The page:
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Military Intelligence Mania
Newscasts scramble for experts
By RICHARD HUFF Daily News TV Editor
s the American military fans out in Afghanistan, some of their retired colleagues are spreading their wings on TV.
It's nearly impossible to turn on a news channel without seeing a former military insider laying out potential battle plans in the war against terrorism.
Been There, Done That: Retired Gen. Barry McCaffrey serves as an analyst on MSNBC. Also getting plenty of airtime are doctors and bioterrorism experts attempting to explain the threats and reality of anthrax and smallpox.
According to news executives, finding the right person to serve as an analyst can be as difficult as gathering the news itself.
"I felt like there was a scramble and everyone got snatched up," said NBC News vice president Eleana Nachmanoff.
Shortly after it was clear that President Bush would send troops to war, executives raced to set up deals with war experts and terrorism scholars.
Each network now has a cadre of experts, including such retired military men as Gen. Wesley Clark, the former NATO supreme commander, on CNN, and Gen. Barry McCaffrey, a former drug czar, on MSNBC.
"They have to be able to speak English," said Bill Shine, Fox News Channel's executive producer. "They have to be able to take all the acronyms people use and make it so the audience and lay people can use it."
Overall, news executives search for a few specific traits in military experts.
Preferably, they are recently retired, so they'll have some familiarity with the current tools of war.
The higher the rank the better, although that doesn't mean a lower-ranked officer won't be suitable for the job.
They must be able to easily convey what may be happening on the battlefield.
"I think we're looking for a level of expertise," said Judy Milestone, CNN's senior vice president of network booking. "As it does turn out, we're using generals, but not all four-star generals."
Though retired military officials may be in contact with friends still on duty, some of what they use to explain information comes from the public domain, which is then combined with their own knowledge.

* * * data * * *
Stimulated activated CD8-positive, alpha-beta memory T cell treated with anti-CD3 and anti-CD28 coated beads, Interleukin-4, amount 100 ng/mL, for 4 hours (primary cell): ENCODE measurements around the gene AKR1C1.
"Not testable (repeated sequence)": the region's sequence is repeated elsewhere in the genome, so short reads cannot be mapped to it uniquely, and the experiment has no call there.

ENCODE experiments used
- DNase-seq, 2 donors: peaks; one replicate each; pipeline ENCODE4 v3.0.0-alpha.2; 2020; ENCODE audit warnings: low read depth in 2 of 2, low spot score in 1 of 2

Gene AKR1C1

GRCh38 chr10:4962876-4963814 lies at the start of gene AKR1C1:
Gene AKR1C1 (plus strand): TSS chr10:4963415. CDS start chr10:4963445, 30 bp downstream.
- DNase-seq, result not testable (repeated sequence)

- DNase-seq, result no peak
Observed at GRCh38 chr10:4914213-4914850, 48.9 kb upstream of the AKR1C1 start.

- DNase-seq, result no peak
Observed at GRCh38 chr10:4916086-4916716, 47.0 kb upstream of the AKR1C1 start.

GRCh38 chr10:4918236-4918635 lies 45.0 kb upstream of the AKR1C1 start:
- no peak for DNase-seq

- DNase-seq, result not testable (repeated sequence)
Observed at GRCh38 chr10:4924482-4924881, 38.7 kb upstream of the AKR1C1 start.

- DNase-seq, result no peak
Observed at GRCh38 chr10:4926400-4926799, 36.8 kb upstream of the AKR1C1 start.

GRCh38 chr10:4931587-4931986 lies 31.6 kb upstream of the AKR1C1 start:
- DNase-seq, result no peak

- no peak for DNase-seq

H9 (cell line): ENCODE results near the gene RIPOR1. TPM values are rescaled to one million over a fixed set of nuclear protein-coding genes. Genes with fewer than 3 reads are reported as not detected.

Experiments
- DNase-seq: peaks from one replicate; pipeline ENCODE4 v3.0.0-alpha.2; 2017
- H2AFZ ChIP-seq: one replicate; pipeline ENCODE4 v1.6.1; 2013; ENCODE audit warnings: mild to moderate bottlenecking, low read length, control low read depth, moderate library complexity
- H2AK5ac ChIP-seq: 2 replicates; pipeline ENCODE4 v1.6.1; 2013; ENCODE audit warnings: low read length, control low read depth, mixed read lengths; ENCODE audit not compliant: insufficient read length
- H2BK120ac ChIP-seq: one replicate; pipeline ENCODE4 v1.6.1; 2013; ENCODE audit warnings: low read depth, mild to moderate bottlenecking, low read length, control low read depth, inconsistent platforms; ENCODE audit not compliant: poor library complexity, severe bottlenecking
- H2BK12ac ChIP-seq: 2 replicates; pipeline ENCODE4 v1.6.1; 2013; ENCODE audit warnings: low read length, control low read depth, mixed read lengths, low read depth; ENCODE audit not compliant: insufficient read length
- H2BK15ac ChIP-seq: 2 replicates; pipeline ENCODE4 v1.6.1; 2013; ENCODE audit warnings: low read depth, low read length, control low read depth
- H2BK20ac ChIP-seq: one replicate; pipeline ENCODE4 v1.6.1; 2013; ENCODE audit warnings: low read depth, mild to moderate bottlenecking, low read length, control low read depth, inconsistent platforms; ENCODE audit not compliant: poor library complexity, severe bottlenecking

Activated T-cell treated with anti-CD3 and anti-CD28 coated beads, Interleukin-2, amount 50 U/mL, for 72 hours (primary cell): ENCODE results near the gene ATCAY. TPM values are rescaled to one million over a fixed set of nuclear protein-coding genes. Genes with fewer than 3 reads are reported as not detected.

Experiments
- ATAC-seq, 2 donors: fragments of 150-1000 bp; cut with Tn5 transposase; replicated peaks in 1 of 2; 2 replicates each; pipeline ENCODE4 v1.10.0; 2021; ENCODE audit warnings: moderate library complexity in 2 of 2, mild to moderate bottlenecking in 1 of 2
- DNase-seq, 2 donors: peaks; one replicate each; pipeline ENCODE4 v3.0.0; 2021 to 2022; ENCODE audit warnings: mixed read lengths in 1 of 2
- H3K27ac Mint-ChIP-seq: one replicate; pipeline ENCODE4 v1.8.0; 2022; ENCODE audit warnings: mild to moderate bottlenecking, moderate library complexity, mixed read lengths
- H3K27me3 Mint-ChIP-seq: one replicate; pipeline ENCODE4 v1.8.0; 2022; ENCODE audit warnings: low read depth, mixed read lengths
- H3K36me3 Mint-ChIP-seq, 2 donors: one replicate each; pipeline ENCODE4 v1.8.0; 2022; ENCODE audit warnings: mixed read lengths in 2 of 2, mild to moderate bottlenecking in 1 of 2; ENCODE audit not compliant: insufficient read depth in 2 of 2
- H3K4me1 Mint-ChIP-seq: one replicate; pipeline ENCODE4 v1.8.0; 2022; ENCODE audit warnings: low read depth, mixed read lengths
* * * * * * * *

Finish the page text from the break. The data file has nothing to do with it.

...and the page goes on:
For example, MSNBC's retired Gen. Bernard Trainor routinely severs ties with his active-duty colleagues in time of war so he doesn't inadvertently release inside information.
"Everything that comes out is obviously based on my long experience within the military," said Trainor.
"Even before they've sniffed a cable that goes into the camera, we tell them that we're not asking for anything classified or restricted," NBC's Nachmanoff said. "We also tell them we don't want to give the impression to our viewers that we're putting men and women in harm's way."
Finding people to discuss bioterrorism and related issues has been a bit more difficult.
"We all have our Rolodexes," Shine said. "We all have a Kosovo file. And earlier this summer, during the Condit situation, we had that file. I didn't have an anthrax card this time around."
With the hearty appetite of the 24-hour news networks — and the need for experts, who in some cases are rapidly boning up on different topics, incorrect information is bound to make it on the air, insiders said.
"That's a matter of degree," Trainor said. "Some make errors of fact, others errors of interpretation. But those are lost in the background clutter. If something comes up — clearly with a threat to upcoming military operations — even at that I think the danger is not quite as high as one would expect."
Original Publication Date: 10/22/01
-- Martin Thompson (firstname.lastname@example.org), October 22, 2001